3. Even though they run late, they want your money 15 minutes prior (group shots).

They didn’t really make their policy super clear, but I got the sense at times that if all the members in a group had not paid by about 10-15 minutes before the shot, they would just cancel your shot. If people run late, you can just pay for the missing people and work it out later.

4. Smaller groups work better than large groups.

Somewhere on the Artona website, it says that the group limit is 16. While that’s not really true, it’s a good number to abide by. All groups shots are taken in the same room, and you can only fit so many people into the frame. When you have a smaller group, you can get more creative with the shots, such as doing jump shots, cool formations, and matching poses. The bigger your group, the more the shots tend towards sitting on the chairs, having both smiling and serious version shots, and hugging (read: collapsing on) everyone.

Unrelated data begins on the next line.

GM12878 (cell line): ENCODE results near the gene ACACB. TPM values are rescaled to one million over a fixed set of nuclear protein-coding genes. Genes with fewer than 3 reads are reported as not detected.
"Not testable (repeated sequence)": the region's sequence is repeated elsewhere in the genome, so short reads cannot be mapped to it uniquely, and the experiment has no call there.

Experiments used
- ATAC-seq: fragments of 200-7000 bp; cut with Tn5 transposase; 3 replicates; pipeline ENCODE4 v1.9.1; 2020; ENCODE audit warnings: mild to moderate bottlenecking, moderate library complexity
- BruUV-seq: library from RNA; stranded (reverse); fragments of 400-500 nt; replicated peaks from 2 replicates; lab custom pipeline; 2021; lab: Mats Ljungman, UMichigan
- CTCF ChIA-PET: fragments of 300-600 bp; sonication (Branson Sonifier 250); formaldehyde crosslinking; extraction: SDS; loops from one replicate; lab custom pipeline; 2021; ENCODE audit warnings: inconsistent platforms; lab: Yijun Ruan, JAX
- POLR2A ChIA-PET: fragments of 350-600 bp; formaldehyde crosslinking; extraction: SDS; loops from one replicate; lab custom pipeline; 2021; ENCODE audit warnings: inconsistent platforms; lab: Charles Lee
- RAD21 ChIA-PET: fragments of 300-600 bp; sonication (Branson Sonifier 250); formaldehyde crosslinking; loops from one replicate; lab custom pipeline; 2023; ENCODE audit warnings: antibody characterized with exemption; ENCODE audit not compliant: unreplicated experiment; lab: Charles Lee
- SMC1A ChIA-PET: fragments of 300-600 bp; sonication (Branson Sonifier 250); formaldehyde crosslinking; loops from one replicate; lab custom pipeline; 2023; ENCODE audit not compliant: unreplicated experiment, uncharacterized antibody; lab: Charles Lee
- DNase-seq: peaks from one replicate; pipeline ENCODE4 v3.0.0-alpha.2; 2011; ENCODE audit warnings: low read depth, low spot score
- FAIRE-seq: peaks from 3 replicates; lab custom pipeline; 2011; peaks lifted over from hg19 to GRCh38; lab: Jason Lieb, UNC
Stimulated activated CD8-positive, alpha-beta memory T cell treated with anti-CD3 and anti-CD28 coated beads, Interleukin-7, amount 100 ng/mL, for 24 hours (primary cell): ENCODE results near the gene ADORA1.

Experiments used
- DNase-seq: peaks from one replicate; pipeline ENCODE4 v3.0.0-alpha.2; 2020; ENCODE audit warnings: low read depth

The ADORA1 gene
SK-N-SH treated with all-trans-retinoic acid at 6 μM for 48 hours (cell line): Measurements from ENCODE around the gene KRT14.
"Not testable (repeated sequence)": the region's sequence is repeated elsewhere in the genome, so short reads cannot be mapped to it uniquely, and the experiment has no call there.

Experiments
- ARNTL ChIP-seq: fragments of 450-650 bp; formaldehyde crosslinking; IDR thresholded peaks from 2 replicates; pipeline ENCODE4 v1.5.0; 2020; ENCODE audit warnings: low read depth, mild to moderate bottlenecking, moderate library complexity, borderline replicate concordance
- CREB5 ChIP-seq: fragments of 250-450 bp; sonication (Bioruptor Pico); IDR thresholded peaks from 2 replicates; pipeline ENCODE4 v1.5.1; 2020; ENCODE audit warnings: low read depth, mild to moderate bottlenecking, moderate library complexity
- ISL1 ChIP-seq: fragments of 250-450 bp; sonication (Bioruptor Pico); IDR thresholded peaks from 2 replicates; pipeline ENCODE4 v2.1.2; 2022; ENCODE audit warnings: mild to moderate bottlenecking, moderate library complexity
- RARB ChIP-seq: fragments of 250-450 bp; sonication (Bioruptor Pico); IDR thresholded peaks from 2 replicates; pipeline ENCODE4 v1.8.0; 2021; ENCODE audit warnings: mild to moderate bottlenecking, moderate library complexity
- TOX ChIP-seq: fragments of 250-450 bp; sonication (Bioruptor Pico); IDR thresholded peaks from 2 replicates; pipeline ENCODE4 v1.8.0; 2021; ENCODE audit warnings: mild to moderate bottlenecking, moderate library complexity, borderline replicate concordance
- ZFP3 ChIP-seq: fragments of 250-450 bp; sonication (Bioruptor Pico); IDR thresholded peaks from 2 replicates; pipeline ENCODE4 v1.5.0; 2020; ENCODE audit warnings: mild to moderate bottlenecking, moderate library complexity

5. Don’t take photos inside.

You will get owned by the intimidating Artona staff who like to rip open curtains and throw their hand in front of your camera, muttering soft threats about licensing and taking away your camera and whatnot. True story.

6. You can take pretty photos outside, though.

I must say, the Artona studio is gorgeous. I know you kind of expect that of a business that is in the business of making people look pretty, but even the outside looks nice. You know how you see everyone else posting their albums of Artona photos taken with their friends etc.? You know, the ones that have 80 photos of basically the same people taken from different angles/poses/varying times of day? Anyways.. yeah, those are taken right ouside the door to the studio. It’s not as big an area as it might seem, but you can get some nice legal shots there.

7. They’re pretty lax about their rules/procedures.